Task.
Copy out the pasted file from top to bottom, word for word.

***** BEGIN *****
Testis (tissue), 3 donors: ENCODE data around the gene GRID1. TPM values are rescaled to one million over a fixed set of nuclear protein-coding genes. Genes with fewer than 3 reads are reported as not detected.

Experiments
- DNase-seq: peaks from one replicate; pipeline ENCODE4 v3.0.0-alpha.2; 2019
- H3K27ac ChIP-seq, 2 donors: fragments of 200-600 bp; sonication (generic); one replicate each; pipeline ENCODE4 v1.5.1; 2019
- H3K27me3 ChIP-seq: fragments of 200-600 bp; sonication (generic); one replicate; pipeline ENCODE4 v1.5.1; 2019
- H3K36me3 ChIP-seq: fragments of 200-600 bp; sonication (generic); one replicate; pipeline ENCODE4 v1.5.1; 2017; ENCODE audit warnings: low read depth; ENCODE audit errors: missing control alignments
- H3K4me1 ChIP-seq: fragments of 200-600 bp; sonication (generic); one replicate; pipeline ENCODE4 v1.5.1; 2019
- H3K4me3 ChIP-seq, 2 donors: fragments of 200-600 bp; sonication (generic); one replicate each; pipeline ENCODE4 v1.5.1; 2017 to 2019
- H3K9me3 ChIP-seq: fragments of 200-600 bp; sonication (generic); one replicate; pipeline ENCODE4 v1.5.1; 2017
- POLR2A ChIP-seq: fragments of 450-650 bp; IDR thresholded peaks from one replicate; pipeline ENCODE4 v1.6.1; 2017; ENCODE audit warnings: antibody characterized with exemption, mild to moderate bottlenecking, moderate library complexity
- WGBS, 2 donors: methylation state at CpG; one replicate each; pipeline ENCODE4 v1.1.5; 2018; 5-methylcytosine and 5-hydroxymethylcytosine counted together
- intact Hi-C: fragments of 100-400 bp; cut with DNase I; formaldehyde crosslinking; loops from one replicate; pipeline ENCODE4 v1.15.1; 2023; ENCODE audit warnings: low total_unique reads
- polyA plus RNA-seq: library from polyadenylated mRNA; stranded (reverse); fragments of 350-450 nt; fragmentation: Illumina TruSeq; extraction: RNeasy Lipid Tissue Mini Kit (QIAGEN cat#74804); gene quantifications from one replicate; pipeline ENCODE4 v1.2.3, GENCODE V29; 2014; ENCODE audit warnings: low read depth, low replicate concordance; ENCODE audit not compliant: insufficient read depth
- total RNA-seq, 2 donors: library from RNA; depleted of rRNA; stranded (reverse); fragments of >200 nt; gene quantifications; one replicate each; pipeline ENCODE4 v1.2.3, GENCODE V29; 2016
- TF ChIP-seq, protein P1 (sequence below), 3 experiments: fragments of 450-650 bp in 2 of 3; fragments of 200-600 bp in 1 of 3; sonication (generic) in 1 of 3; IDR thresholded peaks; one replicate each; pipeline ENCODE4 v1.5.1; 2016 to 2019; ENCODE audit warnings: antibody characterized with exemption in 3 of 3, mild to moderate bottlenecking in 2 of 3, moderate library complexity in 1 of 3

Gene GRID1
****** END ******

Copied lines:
Testis (tissue), 3 donors: ENCODE data around the gene GRID1. TPM values are rescaled to one million over a fixed set of nuclear protein-coding genes. Genes with fewer than 3 reads are reported as not detected.

Experiments
- DNase-seq: peaks from one replicate; pipeline ENCODE4 v3.0.0-alpha.2; 2019
- H3K27ac ChIP-seq, 2 donors: fragments of 200-600 bp; sonication (generic); one replicate each; pipeline ENCODE4 v1.5.1; 2019
- H3K27me3 ChIP-seq: fragments of 200-600 bp; sonication (generic); one replicate; pipeline ENCODE4 v1.5.1; 2019
- H3K36me3 ChIP-seq: fragments of 200-600 bp; sonication (generic); one replicate; pipeline ENCODE4 v1.5.1; 2017; ENCODE audit warnings: low read depth; ENCODE audit errors: missing control alignments
- H3K4me1 ChIP-seq: fragments of 200-600 bp; sonication (generic); one replicate; pipeline ENCODE4 v1.5.1; 2019
- H3K4me3 ChIP-seq, 2 donors: fragments of 200-600 bp; sonication (generic); one replicate each; pipeline ENCODE4 v1.5.1; 2017 to 2019
- H3K9me3 ChIP-seq: fragments of 200-600 bp; sonication (generic); one replicate; pipeline ENCODE4 v1.5.1; 2017
- POLR2A ChIP-seq: fragments of 450-650 bp; IDR thresholded peaks from one replicate; pipeline ENCODE4 v1.6.1; 2017; ENCODE audit warnings: antibody characterized with exemption, mild to moderate bottlenecking, moderate library complexity
- WGBS, 2 donors: methylation state at CpG; one replicate each; pipeline ENCODE4 v1.1.5; 2018; 5-methylcytosine and 5-hydroxymethylcytosine counted together
- intact Hi-C: fragments of 100-400 bp; cut with DNase I; formaldehyde crosslinking; loops from one replicate; pipeline ENCODE4 v1.15.1; 2023; ENCODE audit warnings: low total_unique reads
- polyA plus RNA-seq: library from polyadenylated mRNA; stranded (reverse); fragments of 350-450 nt; fragmentation: Illumina TruSeq; extraction: RNeasy Lipid Tissue Mini Kit (QIAGEN cat#74804); gene quantifications from one replicate; pipeline ENCODE4 v1.2.3, GENCODE V29; 2014; ENCODE audit warnings: low read depth, low replicate concordance; ENCODE audit not compliant: insufficient read depth
- total RNA-seq, 2 donors: library from RNA; depleted of rRNA; stranded (reverse); fragments of >200 nt; gene quantifications; one replicate each; pipeline ENCODE4 v1.2.3, GENCODE V29; 2016
- TF ChIP-seq, protein P1 (sequence below), 3 experiments: fragments of 450-650 bp in 2 of 3; fragments of 200-600 bp in 1 of 3; sonication (generic) in 1 of 3; IDR thresholded peaks; one replicate each; pipeline ENCODE4 v1.5.1; 2016 to 2019; ENCODE audit warnings: antibody characterized with exemption in 3 of 3, mild to moderate bottlenecking in 2 of 3, moderate library complexity in 1 of 3

Gene GRID1